A certificate of analysis is issued on all deliveries of raw materials. If everything meets preset critical standards, then a certificate of conformance is written. If a material falls short of the standards, or a problem is occurring during blending or package filling, then a preventive action report or correction action report is filed. A similar procedure is applied to testing packaging materials as they are received at the plant.
What sounds like an alphabet soup of documents is really APCO’s method for assuring its clients of its quality standards.
“We always involve the customer,” Jewell says. “We keep them in the loop so they always have all the cards in front of them.”
Lot numbers for all materials also are recorded, and the product is traced completely through manufacturing, packaging, and shipping.
On the line
On the day Contract Packaging visited the plant, APCO was running a powdered household cleanser for a well-known consumer products company. The U-shaped packaging line starts with manual depalletizing and unscrambling of plastic canisters. A premeasured scoop is inserted into each canister, which is then conveyed to the All-Fill (www.all-fill.com) inline filler. Just above the filler’s infeed hopper, a Universal Industries flexible screw conveyor brings the blended powder to the line.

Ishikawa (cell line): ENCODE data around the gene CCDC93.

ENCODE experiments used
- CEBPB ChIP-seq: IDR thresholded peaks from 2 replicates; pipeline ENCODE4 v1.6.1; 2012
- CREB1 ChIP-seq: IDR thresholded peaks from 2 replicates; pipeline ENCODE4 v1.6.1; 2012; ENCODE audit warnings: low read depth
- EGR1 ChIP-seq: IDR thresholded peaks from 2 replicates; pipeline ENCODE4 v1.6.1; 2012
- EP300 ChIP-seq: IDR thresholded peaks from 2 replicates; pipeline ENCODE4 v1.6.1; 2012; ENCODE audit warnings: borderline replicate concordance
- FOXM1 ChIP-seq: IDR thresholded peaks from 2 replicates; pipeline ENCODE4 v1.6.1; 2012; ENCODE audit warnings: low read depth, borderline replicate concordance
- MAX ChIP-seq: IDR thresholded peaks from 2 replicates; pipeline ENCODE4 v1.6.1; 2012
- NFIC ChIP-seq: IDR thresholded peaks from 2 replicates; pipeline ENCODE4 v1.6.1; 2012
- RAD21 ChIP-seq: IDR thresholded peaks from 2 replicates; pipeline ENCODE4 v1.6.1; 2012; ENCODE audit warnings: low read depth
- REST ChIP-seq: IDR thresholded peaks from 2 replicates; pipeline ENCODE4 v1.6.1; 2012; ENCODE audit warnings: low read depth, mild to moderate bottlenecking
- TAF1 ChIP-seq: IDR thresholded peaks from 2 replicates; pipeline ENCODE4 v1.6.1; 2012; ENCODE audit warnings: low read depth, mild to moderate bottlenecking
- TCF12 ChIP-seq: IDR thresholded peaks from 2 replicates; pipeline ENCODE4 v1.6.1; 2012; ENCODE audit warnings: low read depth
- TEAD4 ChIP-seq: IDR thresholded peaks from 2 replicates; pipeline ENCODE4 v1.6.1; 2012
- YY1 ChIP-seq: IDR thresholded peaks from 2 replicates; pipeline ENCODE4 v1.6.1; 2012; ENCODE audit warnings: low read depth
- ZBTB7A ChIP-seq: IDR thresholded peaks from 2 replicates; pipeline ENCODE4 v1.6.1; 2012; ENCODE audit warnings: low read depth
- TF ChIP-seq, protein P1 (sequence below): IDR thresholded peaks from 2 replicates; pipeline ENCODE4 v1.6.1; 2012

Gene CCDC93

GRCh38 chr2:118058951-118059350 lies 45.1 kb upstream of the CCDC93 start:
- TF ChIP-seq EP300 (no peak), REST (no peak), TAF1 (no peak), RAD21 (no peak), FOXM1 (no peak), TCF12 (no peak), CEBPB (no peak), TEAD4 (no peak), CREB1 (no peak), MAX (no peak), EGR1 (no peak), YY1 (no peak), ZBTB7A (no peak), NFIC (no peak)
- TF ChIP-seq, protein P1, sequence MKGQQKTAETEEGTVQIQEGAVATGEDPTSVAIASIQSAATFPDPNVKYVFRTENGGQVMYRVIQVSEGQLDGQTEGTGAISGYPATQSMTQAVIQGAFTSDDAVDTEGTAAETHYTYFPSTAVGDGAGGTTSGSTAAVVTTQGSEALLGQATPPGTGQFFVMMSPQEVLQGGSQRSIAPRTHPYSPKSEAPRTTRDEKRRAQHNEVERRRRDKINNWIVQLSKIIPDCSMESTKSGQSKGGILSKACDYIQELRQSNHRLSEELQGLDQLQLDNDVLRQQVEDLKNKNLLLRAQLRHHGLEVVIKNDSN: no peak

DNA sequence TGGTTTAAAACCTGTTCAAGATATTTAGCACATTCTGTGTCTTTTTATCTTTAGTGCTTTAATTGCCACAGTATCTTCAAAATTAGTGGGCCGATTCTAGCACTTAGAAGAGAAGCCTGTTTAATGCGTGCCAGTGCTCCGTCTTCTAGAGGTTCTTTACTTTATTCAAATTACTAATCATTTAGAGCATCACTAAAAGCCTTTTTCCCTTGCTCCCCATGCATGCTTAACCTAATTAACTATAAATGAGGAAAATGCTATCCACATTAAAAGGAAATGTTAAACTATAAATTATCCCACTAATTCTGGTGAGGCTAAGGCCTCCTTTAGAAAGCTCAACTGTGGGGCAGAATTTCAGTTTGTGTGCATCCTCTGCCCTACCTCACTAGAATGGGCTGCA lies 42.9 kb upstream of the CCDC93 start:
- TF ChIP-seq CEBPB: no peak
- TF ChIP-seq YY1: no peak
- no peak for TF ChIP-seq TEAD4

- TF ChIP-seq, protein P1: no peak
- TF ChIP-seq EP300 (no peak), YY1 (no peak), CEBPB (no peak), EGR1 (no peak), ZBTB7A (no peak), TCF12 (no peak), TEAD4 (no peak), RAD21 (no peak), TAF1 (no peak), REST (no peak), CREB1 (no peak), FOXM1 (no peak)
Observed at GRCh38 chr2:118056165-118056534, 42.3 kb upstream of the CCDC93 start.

The first of three quality assurance stations stands between the filler and capper. A worker manually retrieves a filled container, at random, and weighs it on an offline scale. Properly filled canisters are then replaced on the conveyor entering the rotary capper. All capped and torqued containers then pass to an Alpha (www.alphacheckweighers.com) checkweigher.
Rounding the bend of the U-shaped line, filled and capped canisters receive an inkjet impression from a Videojet coder and then head into a PE Labelers rotary labeler. Printed rollstock labels are sourced from a local converter.
The third quality assurance process occurs as the labeled containers exit the labeler and are visually inspected for label placement and adhesion.
Next, containers are manually packed into erected cases and sealed by a taper. Workers then palletize the filled cases and send them to a Lantech (www.lantech.com) stretch-wrapper to be unitized. A forklift moves pallet loads that are not shipping immediately for warehousing elsewhere in the plant.
Consumer packaged goods companies are relying more and more on contract manufacturers and packagers in this down economy, Hinton says.
APCO has 25 full-time employees and can add as many as another 25 temporary workers through a hiring agency during busy seasons. Each temporary person must work alongside a full-time employee, one-on-one.
Consumer packaged goods companies also depend heavily upon their contract packagers in meeting corporate budgetary or sustainability goals.
“‘We need less expensive packaging. What do you think we can do?’ they may tell us,” Hinton says. “We always listen and evaluate their situation. That decision is always theirs to make. But the process is ours. We are in complete control of the processes.”
The author, Mary Ann Falkman, is a packaging industry veteran who is a respected writer and editor. Contact her at 630/653-5950 or firstname.lastname@example.org.